Dallas — Medea is not a play to be undertaken lightly. The most performed and disturbing tragedy in the magnificent Greek canon demands an enormously talented troupe of actors, and a select audience willing to hear terrible truths about the bloody acts of the dispossessed when driven into a corner.
To balance the act, as it were, Dallas Theater Center Artist Director Kevin Moriarty elected to pair Euripides’ dark tale of betrayal from 450 BCE with Moliére’s lighthearted The School for Wives (1662), a playful farce where foolish schemers get their come-uppance in properly coiffed enlightened ways. The shows are performed in repertory at the Kalita Humphreys Theater. The comedy is upstairs in the big theater with the perfect rake and lovely seats. The tragedy—performed in an opened out basement space with maybe 70 folding chairs in semi-circular tiers—is riveting and, well, terrifying. One day in Medea’s diminishing, desperate world is rendered in 100 minutes of mounting female fury.
Even before the show starts, the audience is divided by gender and led down the stairs where women are seated in the front rows and men behind them, the better to encourage female audience members to feel part of a Greeek chorus given voice by a solemn Christie Vela, in an opening chant about the violent nature of love.
Sally Nystuen Vahle is a tornado of a gathering force as Medea, the passionate sorceress-princess from beyond the Black Sea, rendered homeless and begging when the hero she betrayed her father for dumps her and their two young sons to marry the rich, young Corinthian princess.
We learn about the extremes of Medea’s plight from her faithful old nurse (a prophetic Liz Mikel). King Creon (a weary, indignant Kieran Connolly) has come to banish her and her children from Corinth because he fears for his daughter. We hear Medea’s wails and muffled sobs coming from a winding concrete ramp that empties into stage center before she appears amidst the rubble of old props and loosely stacked wooden palettes.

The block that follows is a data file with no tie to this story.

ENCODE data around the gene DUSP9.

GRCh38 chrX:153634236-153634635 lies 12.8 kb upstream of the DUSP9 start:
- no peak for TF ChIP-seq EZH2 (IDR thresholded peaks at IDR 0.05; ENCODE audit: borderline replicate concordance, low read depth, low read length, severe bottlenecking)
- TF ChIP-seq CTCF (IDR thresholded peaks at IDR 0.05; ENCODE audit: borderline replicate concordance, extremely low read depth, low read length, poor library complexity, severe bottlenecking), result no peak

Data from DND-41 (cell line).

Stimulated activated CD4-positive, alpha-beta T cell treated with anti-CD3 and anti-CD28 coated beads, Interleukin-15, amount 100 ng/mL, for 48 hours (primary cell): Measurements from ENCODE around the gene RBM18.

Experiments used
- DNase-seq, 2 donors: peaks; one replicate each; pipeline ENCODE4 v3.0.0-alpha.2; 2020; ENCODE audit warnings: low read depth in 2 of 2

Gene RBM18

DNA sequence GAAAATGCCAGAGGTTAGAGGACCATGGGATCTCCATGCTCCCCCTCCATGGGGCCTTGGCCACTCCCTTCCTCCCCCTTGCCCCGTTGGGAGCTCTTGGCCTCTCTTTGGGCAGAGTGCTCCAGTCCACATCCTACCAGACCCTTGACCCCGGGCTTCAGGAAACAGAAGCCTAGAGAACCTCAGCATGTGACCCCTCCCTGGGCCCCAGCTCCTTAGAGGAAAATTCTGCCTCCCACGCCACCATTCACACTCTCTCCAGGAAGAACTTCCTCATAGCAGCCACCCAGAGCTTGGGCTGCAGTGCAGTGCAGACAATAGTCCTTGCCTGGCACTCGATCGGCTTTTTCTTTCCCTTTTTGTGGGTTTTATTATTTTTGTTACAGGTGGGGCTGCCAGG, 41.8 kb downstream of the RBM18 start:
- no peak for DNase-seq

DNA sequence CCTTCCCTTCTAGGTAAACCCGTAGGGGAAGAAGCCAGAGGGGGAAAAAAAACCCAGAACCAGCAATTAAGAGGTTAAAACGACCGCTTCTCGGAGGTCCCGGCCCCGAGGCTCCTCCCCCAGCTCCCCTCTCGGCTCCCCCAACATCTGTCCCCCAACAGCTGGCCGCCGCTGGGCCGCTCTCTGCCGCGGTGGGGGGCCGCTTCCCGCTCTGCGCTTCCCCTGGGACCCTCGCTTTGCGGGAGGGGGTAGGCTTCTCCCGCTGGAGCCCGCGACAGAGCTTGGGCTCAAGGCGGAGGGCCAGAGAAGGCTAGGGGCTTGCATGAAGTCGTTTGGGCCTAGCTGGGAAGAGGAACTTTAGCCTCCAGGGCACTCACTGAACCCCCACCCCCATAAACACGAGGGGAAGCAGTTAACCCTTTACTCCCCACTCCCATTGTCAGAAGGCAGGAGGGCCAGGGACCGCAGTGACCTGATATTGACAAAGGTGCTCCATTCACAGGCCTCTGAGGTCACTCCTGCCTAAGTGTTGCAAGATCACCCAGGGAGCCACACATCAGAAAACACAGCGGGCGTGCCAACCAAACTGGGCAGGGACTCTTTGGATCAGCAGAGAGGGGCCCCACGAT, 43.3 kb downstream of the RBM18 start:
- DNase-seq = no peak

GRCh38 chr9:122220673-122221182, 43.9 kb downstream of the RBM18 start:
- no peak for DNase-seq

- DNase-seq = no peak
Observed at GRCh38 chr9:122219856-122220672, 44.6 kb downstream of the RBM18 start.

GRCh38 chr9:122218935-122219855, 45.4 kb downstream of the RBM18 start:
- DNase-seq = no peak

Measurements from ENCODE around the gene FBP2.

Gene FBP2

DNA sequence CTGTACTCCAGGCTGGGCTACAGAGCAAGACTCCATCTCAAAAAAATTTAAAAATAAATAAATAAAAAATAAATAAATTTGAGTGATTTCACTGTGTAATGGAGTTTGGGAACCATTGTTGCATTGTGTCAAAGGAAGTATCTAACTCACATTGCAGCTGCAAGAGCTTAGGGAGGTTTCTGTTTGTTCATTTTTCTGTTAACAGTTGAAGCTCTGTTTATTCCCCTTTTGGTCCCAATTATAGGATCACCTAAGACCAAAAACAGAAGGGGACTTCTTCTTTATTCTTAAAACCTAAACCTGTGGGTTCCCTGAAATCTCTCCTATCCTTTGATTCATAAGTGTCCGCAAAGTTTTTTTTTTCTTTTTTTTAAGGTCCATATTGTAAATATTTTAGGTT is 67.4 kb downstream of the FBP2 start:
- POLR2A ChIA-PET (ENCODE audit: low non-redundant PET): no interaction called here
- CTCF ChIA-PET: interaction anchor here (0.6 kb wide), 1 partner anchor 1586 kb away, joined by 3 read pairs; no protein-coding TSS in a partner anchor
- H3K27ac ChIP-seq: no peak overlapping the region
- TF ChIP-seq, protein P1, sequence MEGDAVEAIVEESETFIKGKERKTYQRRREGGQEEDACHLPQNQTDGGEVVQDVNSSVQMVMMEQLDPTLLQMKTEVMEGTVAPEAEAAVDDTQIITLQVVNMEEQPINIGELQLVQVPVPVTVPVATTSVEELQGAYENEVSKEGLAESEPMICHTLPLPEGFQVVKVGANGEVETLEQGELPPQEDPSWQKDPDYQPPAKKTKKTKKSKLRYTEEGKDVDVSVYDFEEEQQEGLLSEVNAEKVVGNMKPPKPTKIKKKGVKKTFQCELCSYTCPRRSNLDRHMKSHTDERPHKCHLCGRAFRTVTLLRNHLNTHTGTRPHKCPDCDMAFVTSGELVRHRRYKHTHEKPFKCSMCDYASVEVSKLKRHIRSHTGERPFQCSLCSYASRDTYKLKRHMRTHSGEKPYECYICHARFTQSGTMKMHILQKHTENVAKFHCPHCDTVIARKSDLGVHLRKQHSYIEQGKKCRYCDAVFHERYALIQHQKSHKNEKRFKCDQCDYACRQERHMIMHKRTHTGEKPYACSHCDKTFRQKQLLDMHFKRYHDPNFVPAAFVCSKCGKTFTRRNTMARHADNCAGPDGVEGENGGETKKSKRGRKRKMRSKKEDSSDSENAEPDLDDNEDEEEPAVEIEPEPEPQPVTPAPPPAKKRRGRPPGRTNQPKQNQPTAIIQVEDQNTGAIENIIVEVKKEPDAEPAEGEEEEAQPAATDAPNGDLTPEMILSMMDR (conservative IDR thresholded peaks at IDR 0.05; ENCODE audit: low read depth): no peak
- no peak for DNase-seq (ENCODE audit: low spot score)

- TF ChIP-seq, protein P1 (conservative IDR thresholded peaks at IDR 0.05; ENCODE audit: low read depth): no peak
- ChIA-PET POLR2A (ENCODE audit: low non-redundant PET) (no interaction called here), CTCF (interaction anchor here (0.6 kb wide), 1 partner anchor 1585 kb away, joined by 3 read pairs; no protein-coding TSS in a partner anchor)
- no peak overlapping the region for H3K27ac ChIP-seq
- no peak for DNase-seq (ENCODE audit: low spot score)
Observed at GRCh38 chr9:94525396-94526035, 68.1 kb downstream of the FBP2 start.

Her hair is a tangled auburn-hued halo surrounding her broad, pale open face, a face gone numb and hollow-eyed from grieving. Medea’s nurse says her mistress has become “a stone,” and there is something rock-hard at the center of Nystuen Vahle's Medea, even in her piteous raving.
Her green gown askew and her bare arms glowing in Paul Toben’s harsh light, Medea is both heartbroken and fueled by her rising hatred for Jason, perfectly embodied by Chris Hury with steady arrogance and the confident stride of an aging hero. When she reminds him she saved his life and murdered her brother to ensure him the glory of bringing home the Golden Fleece, Jason is cool with all that. He replies that he has given Media much more by bringing her to the grand land of Greece from a “barbarous land.” Our sympathy for the sinned-against Medea grows as we listen to Jason’s blind and egotistical view that he’s doing it all for the kids. Zeus save us.
This Medea is still a strong woman; she attacks Jason head on and brings him to the ground when her fury wants physical release. Then she cunningly shifts to penitent mode to gain complicity in her awful revenge. Medea invokes Hecate’s powers as she approaches her cabinet of potions, a sheeted and shadowed stack of shelves with forms not quite identifiable. Set designer Jo Winiarski has made stunning use of the actual workshop areas in the real theater’s basement shop where so many visions have been framed for the stage.
Medaa glows with pleasure and a flare of empowerment when she learns her magical golden gift to Jason’s bride-to-be has fulfilled its gruesome task. We don’t want to imagine the choice she must finally make—but we watch, riveted to our folding chairs, as she makes it.
The ensemble surrounding Nystuen Vahle is a fortress of talent and nuance, but it’s Vahle’s show. This actress brought the Angel in Kushner’s Angels in America to radiant life 20 years ago in the main theater, and got standing ovations night after night in the title role of the all-female Macbeth in the basement theater during the same era. Her Medea is a revelation, but the extraordinary passion and talent she brings to the stage every time is no surprise.
» Our review of DTC's The School for Wives